“I don’t think there is any medical school that will give you a degree given your physical limitations. You may want to start looking at other possible careers, because you are not going to be a doctor.” This is what my pre-med advisor said to me as I sat in his office after 3 years of preparing for medical school. This was hard to hear, and to be honest I was a little pissed off at his bluntness, but as someone who has overcome numerous obstacles to achieve things that no one thought I could, I was not going to give up on my dream of being a doctor based on one person’s opinion. So, determined to prove my tactless advisor wrong, I picked out 20 medical schools, and I wrote them each a lengthy email describing my interest in attending their institution and my disability. Over the next few weeks I heard back from 15 of the schools, and they all said word for word almost exactly the same thing. Each school said that my disability would in no way affect my ability to get in or matriculate, and that they would make “reasonable accommodations” to work around my disability, but that they would not guarantee giving me a degree. They would make the decision as to whether I had met the “technical requirements” for graduation only after I completed the program, and they could see how much assistance I required. This meant that I could spend several years and tens of thousands of dollars completing medical school, just to get to the end and have them say, “Oh, you can’t palpate an abdomen or hold your own stethoscope, so no M.D. for you. Thanks for playing.” There is no way I could commit that amount of time, money, and energy into an endeavor where the outcome is a gamble, so as hard as it was, I had to abandon my dream of becoming a doctor.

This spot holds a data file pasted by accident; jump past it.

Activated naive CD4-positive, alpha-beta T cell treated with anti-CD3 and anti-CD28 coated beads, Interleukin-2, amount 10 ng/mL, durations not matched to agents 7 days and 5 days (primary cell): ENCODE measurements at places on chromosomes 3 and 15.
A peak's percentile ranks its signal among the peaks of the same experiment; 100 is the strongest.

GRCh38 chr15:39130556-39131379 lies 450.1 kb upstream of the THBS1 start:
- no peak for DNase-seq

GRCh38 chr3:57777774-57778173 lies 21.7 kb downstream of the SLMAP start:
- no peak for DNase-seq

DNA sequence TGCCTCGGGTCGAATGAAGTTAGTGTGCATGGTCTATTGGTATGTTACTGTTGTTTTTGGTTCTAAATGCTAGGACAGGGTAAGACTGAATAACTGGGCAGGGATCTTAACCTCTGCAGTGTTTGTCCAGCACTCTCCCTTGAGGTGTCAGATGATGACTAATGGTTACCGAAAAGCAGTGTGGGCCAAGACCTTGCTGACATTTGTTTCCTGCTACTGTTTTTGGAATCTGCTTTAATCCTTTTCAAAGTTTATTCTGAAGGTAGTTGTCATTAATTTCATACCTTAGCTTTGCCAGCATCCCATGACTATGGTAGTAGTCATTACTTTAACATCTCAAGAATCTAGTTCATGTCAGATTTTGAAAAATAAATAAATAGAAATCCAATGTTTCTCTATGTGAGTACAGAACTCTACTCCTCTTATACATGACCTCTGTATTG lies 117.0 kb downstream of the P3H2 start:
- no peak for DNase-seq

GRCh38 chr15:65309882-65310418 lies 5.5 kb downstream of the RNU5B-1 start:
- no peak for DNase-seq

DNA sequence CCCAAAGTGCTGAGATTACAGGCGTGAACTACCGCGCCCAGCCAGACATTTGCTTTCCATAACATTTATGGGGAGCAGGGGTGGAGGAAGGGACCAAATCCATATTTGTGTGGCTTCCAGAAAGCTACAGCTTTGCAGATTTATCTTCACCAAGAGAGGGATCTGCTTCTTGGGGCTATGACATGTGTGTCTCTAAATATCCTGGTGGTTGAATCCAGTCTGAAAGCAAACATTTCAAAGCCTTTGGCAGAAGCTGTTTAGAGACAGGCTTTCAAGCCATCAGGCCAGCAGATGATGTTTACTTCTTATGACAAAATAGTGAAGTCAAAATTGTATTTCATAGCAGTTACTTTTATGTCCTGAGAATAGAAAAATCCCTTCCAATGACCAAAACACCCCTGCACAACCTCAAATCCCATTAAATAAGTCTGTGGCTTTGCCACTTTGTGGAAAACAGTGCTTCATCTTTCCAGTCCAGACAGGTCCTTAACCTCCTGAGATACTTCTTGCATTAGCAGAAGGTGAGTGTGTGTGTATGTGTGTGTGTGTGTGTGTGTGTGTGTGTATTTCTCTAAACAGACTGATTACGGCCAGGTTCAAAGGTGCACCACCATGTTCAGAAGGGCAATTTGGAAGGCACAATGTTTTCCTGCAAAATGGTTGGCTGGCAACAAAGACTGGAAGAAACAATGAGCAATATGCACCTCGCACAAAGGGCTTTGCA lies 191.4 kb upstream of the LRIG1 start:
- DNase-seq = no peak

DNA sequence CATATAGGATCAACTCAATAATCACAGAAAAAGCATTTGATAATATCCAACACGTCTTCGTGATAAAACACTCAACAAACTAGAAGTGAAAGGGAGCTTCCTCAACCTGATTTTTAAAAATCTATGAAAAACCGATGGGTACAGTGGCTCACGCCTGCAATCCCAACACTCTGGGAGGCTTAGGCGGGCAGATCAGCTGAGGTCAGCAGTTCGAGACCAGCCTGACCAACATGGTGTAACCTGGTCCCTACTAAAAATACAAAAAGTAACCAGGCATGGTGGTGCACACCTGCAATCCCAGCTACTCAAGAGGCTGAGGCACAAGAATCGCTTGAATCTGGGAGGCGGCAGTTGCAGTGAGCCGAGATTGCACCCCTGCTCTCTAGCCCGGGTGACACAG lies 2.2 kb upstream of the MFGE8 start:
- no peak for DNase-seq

We have all felt this pain of realizing that something you had worked for and dreamt about for so long is never going to happen. It is almost like a small piece of you dies with your dream, and you know you will never get this piece of you back. In order to work through your pain and loss, you must allow yourself to grieve. I definitely experienced this when I finally accepted that my goal of becoming Scott Drotar M.D., acclaimed, world renowned neurologist, was not going to happen. At first I was in denial, which is why I sent out 20 emails despite my advisor telling me what would happen. Then I was angry. I had worked so hard for so long preparing for medical school, and due to something I have no control over, I was never going to see the fruits of my labor. After the anger subsided, I made a brief stop at bargaining with thoughts like, “Maybe if they knew I was pursuing a mostly hands off specialty like neurology, they would be more likely to give me a degree.” Then, I moved on to depression. I was pretty down for several months. I wasn’t suicidal or anything, and I went about my life as I normally would, but I was more subdued and melancholy than my typical, chipper self. I no longer had any direction in my professional life. It was not until the following Fall semester of my senior year that I found my way out of this depression and was able to move on to acceptance.